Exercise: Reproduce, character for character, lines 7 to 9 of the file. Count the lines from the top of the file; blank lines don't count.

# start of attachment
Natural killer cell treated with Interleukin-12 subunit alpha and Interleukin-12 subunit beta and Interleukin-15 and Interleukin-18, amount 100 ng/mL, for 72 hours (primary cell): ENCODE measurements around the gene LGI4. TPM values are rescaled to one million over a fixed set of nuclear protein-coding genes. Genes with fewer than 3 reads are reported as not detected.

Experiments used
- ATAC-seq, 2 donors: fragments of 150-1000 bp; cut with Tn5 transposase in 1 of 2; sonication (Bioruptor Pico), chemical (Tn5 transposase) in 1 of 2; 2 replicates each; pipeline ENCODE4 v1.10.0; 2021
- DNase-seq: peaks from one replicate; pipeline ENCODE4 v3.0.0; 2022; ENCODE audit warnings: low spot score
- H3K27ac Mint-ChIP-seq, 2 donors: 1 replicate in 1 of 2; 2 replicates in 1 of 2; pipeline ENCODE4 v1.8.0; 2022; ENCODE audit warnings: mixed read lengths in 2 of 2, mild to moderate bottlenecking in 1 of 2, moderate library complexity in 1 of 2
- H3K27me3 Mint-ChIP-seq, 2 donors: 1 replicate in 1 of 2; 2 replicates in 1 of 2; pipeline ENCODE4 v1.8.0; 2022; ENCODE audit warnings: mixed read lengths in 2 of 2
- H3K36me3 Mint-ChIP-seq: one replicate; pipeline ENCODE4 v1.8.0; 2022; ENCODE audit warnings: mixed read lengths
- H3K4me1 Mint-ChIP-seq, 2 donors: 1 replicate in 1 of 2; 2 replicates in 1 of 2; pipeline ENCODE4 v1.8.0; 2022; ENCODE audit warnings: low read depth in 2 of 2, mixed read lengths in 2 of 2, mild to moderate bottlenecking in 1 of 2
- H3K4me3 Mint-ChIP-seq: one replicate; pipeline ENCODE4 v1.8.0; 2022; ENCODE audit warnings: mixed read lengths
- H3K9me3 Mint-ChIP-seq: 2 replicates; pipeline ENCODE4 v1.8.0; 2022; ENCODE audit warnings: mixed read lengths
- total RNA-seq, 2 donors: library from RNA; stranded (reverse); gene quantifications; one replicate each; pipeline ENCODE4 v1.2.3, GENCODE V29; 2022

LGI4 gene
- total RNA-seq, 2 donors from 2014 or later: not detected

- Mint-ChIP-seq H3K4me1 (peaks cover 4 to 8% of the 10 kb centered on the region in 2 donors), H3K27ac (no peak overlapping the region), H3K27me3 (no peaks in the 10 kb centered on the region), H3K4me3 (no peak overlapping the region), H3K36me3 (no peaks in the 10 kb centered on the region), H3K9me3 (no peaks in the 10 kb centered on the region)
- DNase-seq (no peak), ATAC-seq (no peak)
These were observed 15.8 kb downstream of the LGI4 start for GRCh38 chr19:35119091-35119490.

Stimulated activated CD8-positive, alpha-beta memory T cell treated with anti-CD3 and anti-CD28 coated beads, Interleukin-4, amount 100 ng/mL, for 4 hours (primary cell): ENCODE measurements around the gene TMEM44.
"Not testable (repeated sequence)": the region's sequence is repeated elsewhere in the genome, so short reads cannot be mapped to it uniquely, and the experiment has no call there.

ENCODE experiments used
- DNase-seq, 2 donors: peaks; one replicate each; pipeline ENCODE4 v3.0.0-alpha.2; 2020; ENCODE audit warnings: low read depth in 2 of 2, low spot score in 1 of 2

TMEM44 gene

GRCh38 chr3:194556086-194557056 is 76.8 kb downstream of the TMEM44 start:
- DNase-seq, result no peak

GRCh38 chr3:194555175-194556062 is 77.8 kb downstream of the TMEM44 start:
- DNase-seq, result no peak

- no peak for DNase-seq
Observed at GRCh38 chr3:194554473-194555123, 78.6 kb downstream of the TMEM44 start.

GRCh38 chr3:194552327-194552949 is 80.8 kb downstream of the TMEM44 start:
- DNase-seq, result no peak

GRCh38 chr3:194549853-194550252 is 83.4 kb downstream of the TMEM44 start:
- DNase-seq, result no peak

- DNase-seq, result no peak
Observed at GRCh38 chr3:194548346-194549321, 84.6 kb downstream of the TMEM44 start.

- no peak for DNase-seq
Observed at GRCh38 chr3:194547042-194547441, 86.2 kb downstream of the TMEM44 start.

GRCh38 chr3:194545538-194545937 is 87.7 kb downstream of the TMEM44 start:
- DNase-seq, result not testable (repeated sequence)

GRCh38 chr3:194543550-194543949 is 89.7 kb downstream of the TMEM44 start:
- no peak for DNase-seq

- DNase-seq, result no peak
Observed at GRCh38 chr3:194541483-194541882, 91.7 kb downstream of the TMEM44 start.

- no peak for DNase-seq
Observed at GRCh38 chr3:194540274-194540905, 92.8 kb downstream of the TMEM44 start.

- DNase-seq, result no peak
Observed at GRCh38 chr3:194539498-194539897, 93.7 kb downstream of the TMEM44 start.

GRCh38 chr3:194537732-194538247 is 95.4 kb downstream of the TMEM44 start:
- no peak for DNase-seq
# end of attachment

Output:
- H3K36me3 Mint-ChIP-seq: one replicate; pipeline ENCODE4 v1.8.0; 2022; ENCODE audit warnings: mixed read lengths
- H3K4me1 Mint-ChIP-seq, 2 donors: 1 replicate in 1 of 2; 2 replicates in 1 of 2; pipeline ENCODE4 v1.8.0; 2022; ENCODE audit warnings: low read depth in 2 of 2, mixed read lengths in 2 of 2, mild to moderate bottlenecking in 1 of 2
- H3K4me3 Mint-ChIP-seq: one replicate; pipeline ENCODE4 v1.8.0; 2022; ENCODE audit warnings: mixed read lengths